A1406/S799 permits some New Jersey adopted adults to receive their true and accurate original birth certificates. Others, through the compromise language of the birthparent disclosure veto, will receive only a false and mutilated government document with the name and address of the parent(s) bureaucratically excised by the Department of Health and Senior Services by order of the birthparent(s).
Bastard Nation rejects this special veto right of “birthparents” to remove their names from the birth certificates of their own adult offspring. No other parent has that right. Why should “birthparents,” whose parental rights were terminated decades ago, have different rights and rules?
A1406/S799 is promoted as an “adoptees' birthright” and OBC “access bill.” Unfortunately, it is neither. The bill reinforces out-dated adoption secrecy through the disclosure veto. It also seals by default, the OBCs of babies surrendered under
A1406/S799 requires "birthparents," under specific circumstances, to submit a medical and health history to
Finally, A1406/S799 includes a fiscal bill of $90,000 to advertise the law if it is passed. At a time when Governor Christie is proposing massive cuts in education and social welfare programs and instituting wage caps, this advertising campaign is an unconscionable waste of taxpayer money.
For nearly three decades we have heard the claim that biological parents have been promised anonymity from their own offspring who were placed for adoption, yet not one document has ever been presented in New Jersey or any other state to show that so-called promise.
In fact, courts have found that “birthparents do not have any legal expectation of anonymity.” (Doe v Sundquist, 943 F. Supp. 886, 893-94 (M.D. Tenn. 1996)) (06 F.3d 703, 705 (6th Cir. 1997)) (Does v Oregon, Summary Judgment Oregon State Court of Appeals) (Does v. State of Oregon, 164 Or.App. 543, 993 P.2d 833, 834 (1999)). Moreover, OBCs are sealed at the time of adoption finalization not surrender, and the birth certificate of any child not adopted is left unsealed and available to him or her. If an adoption is disrupted, the birth certificate is unsealed.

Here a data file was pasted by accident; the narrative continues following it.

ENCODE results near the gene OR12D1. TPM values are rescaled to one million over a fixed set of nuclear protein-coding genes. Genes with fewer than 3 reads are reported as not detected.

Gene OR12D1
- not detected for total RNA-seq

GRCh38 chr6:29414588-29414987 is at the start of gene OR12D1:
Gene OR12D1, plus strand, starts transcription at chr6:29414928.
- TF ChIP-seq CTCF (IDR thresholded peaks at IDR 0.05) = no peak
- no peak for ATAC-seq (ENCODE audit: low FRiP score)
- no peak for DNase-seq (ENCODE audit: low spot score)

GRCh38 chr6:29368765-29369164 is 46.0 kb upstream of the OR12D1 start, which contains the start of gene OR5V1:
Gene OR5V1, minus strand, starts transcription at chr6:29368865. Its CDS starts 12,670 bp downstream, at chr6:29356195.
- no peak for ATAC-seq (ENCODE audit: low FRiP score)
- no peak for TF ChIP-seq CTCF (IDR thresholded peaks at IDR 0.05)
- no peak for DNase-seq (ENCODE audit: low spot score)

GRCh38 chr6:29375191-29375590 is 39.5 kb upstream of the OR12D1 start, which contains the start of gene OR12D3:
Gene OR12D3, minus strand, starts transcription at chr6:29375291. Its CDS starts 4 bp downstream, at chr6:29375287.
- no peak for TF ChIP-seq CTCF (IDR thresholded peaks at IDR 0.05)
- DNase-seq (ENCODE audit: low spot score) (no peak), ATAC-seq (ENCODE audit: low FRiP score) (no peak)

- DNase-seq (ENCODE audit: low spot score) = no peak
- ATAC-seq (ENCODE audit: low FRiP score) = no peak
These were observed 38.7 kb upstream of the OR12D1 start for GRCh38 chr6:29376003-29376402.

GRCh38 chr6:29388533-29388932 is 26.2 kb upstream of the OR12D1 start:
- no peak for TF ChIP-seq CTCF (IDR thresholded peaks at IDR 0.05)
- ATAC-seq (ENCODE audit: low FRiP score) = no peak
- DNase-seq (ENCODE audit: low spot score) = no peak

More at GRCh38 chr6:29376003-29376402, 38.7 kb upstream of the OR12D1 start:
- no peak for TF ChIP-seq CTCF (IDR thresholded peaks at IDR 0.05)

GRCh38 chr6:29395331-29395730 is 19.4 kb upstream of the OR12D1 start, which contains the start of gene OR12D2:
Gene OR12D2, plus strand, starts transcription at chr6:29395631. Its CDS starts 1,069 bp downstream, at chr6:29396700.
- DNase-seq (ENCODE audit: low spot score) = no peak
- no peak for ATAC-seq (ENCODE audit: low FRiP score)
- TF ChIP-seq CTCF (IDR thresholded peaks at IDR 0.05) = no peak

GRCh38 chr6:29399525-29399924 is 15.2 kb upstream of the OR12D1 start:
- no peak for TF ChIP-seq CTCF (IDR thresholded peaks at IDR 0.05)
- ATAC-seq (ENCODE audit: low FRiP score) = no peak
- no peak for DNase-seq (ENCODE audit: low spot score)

Kansas and Alaska have never sealed original birth certificates. Since 1999 four states have restored to adoptees the unrestricted right to records and identity access: Oregon through ballot initiative, and
Rights are for all citizens, not favors doled out to some by government and special interest groups. A1406/S799 does not restore the right to the OBC once enjoyed by all New Jersey adoptees.
Please vote DO NOT PASS on A1406/S799. New Jersey does not segregate rights by religion, ethnicity, age, or gender. It should not segregate rights by birth, adoptive status, or parental preference All of the New Jersey's adoptees must enjoy equal protection, due process, and dignity. New Jersey adoptees deserve better than this current legislation. The all deserve their original birth certificates without restriction.
For the record, Bastard Nation does not support an alternative bill, introduced on December2010 (no number issued as of this writing) which also restricts the right of OBC access.
Marley E. Greiner
Executive Chair, Bastard Nation: the Adoptee Rights Organization
Bastard Nation is dedicated to the recognition of the full human and civil rights of adult adoptees. Toward that end, we advocate the opening to adoptees, upon request at age of majority, of those government documents which pertain to the adoptee's historical, genetic, and legal identity, including the unaltered original birth certificate and adoption decree. Bastard Nation asserts that it is the right of people everywhere to have their official original birth records unaltered and free from falsification, and that the adoptive status of any person should not prohibit him or her from choosing to exercise that right. We have reclaimed the badge of bastardy placed on us by those who would attempt to shame us; we see nothing shameful in having been born out of wedlock or in being adopted. Bastard Nation does not support mandated mutual consent registries or intermediary systems in place of unconditional open records, nor any other system that is less than access on demand to the adult adoptee, without condition, and without qualification.